How to rethink your portfolio for long-term inflation
Morgan Stanley Wealth Management04/10/23
Summary: If rising inflation becomes the norm for years to come, how can investors prepare?
The Federal Reserve’s aggressive interest-rate hikes are helping tame inflation—for now. But what if the pressures that sparked last year’s decades-high consumer price inflation stick around longer than expected?
Morgan Stanley’s Global Investment Committee believes it’s important to remember that, despite the last 40 years of falling inflation in the US, the reversal of this trend is entirely possible as well.
What does this mean for investors?
Until 2022, a whole generation of investors had grown accustomed to certain assumptions about how bonds, stocks, and other asset classes typically behave amid the market’s ups and downs in a lower-inflation environment. But if recent inflationary pressures persist, such longstanding assumptions may no longer apply, and investors may need to rethink their portfolios as a result.
Here’s a closer look at how spending plans and portfolio construction may need to change if hotter inflation is here to stay.
Your spending assumptions may need to change with the times
Assuming the future will hold “more of the same” cooling inflationary pressures that have existed for decades could be a mistake, in part because it could lead investors to overestimate the sustainability of their existing spending plans or budgets.
As an example, imagine a 60-year-old with a portfolio of 20% equities, 75% fixed income, and 5% cash. If it’s assumed that inflation will cool and growth will pick up in the years ahead, you could conclude that this investor can safely take out 3.3% from their portfolio annually, based on modeling from the Global Investment Committee, with minimal risk of running out of money during their lifetime.
However, if inflation instead heats up and the economy slows, a safe withdrawal rate would fall to just shy of 2.9%, which represents a reduction of about 12% in their potential spending power.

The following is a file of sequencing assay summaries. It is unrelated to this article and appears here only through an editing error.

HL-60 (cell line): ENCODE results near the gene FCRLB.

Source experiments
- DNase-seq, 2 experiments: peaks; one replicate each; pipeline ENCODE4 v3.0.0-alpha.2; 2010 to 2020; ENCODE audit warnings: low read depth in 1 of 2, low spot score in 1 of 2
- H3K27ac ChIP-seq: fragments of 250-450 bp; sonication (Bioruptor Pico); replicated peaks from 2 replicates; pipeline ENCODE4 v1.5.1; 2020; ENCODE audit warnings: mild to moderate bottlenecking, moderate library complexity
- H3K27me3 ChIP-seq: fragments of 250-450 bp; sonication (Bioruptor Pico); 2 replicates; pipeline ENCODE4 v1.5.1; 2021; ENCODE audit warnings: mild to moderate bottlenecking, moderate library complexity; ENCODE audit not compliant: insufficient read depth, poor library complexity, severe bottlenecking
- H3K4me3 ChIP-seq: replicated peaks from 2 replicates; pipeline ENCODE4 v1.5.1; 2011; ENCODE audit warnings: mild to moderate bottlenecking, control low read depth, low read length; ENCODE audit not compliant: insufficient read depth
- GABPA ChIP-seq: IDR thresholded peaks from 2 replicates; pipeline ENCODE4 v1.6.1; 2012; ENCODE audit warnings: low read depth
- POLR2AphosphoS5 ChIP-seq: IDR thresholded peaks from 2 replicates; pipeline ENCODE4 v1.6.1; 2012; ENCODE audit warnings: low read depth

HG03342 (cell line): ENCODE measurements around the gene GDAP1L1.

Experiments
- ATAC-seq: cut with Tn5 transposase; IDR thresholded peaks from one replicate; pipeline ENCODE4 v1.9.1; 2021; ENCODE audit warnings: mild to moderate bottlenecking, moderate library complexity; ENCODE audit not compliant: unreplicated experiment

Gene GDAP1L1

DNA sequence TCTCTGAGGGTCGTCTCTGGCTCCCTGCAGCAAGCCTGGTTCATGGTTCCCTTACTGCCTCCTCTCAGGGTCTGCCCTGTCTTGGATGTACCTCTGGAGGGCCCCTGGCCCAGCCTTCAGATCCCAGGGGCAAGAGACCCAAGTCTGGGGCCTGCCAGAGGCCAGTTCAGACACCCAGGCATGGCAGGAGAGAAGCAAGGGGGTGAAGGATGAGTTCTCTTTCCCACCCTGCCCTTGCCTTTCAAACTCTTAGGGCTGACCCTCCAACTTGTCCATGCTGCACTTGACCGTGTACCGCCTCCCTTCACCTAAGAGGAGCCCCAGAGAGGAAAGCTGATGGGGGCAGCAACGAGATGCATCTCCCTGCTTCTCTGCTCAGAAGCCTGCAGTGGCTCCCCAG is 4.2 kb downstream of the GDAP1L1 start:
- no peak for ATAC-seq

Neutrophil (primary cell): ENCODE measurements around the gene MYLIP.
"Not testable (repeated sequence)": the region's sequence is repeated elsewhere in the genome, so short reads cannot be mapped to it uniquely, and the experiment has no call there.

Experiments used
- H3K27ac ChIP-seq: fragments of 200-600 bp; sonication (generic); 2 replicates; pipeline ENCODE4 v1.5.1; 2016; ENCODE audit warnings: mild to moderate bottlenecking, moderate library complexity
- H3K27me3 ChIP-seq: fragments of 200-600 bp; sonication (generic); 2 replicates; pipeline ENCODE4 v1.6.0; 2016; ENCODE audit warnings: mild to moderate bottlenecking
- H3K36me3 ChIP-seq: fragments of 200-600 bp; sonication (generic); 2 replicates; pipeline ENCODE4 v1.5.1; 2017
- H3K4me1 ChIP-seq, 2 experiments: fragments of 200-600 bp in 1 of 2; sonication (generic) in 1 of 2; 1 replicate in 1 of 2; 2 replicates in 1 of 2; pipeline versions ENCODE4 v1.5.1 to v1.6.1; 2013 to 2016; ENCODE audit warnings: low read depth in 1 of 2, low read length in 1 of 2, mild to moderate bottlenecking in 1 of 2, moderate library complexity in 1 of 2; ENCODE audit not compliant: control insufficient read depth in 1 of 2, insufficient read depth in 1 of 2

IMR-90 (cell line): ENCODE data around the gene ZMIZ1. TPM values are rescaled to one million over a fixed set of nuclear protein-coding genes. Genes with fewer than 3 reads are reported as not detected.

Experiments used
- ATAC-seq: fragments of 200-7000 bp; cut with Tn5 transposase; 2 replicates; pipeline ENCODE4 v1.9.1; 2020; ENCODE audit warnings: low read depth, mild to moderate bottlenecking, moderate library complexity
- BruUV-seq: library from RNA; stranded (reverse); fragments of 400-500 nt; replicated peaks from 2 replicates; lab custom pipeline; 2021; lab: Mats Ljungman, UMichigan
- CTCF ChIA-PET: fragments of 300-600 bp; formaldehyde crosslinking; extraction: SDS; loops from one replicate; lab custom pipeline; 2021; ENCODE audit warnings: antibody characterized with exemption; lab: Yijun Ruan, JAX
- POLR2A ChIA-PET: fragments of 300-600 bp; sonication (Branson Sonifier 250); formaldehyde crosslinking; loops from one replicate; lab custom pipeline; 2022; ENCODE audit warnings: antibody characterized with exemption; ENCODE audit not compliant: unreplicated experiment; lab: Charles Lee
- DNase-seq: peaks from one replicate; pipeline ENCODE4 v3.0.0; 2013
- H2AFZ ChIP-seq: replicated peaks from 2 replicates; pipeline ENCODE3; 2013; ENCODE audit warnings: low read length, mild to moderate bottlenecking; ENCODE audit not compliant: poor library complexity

Investing during inflation
There are two critical shifts in the way asset classes may behave in a persistent-inflation environment.
First, asset classes typically considered “lower risk” may offer less stability and less potential for diversification during inflationary periods. For example, bonds have long been prized for being less volatile than stocks, but as investors saw in 2022, fixed income can be highly volatile and more closely correlated to stocks when inflation is rising. If this trend persists, investors may need to rethink popular strategies, such as the 60/40 portfolio, which are based on assumptions about low fixed-income volatility and stable correlations between equities and bonds.
Second, persistent inflation may make certain asset classes more attractive. For example:
- International equities may have higher diversification potential and, on a risk-adjusted basis, could outperform US growth stocks.
- Real assets, such as commodities and publicly traded real estate, could offer more diversification potential amid higher inflation. Commodities are known to perform well because inflation tends to boost their prices. Real estate investment trusts (REITs) may also benefit when inflation and interest rates are elevated, especially in stagflation environments.
- Cash can also play a bigger role in diversifying portfolios when inflation is rising. During the decades-long bull market in bonds, many investors sought to minimize cash in their portfolio, since it did not offer attractive risk-adjusted returns compared to fixed income. However, that may no longer be the case. In recent months, cash equivalents such as Treasury bills and many high-yield savings accounts have been offering higher yields than longer-dated US government bonds while not suffering through the volatile swings in interest rates.
Whether the future holds higher-for-longer inflation, or we see inflation tamed quickly and rates brought back down to recent historic levels is unclear. What is certain: The sooner investors learn to adjust to the possible new economic outlook, the better off they may be.